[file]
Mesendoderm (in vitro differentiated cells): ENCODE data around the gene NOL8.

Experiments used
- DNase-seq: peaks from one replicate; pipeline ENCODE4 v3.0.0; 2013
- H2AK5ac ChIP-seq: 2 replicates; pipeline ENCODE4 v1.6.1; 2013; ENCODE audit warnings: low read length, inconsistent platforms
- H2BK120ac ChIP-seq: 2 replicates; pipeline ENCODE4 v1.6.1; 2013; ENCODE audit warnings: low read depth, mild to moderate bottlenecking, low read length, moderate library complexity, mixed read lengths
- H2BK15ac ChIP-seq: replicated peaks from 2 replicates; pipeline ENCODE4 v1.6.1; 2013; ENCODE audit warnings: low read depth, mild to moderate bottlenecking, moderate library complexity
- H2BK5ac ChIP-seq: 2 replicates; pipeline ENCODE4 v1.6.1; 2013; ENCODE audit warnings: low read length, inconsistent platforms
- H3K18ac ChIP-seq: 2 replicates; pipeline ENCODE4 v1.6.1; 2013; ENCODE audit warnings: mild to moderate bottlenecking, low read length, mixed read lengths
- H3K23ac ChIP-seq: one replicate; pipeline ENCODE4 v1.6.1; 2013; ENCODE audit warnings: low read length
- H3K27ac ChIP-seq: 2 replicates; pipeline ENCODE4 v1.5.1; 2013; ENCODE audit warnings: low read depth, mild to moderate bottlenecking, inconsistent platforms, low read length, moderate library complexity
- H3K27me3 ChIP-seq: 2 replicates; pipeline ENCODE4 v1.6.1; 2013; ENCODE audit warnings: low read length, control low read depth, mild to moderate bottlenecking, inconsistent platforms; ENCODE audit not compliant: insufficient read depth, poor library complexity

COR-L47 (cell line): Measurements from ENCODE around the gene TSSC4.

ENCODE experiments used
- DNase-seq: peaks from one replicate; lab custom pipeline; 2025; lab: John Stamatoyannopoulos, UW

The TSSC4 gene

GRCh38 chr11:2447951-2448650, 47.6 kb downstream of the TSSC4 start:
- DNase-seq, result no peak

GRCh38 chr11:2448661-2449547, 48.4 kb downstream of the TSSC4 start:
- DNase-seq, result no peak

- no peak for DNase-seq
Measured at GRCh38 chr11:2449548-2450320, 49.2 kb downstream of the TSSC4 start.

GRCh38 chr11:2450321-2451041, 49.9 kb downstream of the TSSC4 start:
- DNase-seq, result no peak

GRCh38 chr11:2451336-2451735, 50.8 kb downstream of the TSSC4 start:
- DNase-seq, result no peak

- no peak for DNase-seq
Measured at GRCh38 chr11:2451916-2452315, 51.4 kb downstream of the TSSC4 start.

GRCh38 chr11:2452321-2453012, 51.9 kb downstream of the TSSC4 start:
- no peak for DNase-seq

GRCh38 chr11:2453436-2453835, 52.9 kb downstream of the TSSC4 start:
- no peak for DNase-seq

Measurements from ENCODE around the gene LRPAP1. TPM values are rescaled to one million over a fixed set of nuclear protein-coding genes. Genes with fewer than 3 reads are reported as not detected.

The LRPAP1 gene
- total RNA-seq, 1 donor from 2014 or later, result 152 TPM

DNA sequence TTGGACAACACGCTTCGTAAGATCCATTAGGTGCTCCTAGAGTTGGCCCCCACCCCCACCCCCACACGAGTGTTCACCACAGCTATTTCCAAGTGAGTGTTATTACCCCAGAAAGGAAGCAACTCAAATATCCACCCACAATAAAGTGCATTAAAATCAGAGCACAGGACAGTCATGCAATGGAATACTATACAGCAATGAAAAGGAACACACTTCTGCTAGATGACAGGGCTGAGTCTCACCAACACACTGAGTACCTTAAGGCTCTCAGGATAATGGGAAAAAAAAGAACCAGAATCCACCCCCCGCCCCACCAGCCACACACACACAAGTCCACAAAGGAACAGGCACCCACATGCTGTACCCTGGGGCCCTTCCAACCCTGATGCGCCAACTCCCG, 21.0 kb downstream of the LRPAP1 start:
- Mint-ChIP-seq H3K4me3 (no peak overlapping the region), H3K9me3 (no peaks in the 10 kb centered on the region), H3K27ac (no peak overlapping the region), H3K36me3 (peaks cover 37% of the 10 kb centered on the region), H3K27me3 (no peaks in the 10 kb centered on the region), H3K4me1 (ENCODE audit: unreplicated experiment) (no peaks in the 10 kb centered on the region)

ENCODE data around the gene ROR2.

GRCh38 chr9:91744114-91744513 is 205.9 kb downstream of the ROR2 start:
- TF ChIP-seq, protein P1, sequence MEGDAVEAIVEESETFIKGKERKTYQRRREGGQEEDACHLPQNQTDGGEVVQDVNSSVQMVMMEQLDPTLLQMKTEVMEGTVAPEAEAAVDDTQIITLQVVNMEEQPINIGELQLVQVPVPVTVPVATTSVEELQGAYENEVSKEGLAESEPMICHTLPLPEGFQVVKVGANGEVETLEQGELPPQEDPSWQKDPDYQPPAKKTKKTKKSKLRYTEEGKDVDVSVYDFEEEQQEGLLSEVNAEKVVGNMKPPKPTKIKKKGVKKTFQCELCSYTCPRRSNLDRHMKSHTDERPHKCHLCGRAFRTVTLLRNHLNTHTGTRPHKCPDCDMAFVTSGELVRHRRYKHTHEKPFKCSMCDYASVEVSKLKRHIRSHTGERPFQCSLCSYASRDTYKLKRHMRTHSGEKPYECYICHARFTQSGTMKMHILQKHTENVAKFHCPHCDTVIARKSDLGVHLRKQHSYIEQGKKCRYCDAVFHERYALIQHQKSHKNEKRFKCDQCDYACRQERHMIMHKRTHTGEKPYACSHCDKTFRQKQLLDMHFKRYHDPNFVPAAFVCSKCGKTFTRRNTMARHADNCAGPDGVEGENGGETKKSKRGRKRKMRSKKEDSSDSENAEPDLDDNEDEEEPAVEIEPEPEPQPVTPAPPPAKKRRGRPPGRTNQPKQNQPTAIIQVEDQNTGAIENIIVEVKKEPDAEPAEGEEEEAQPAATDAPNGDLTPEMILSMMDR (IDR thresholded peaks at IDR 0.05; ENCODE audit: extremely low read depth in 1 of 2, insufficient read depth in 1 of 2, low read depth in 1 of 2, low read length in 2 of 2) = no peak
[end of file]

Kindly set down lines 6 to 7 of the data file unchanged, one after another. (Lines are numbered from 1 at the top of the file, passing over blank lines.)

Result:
- H2BK15ac ChIP-seq: replicated peaks from 2 replicates; pipeline ENCODE4 v1.6.1; 2013; ENCODE audit warnings: low read depth, mild to moderate bottlenecking, moderate library complexity
- H2BK5ac ChIP-seq: 2 replicates; pipeline ENCODE4 v1.6.1; 2013; ENCODE audit warnings: low read length, inconsistent platforms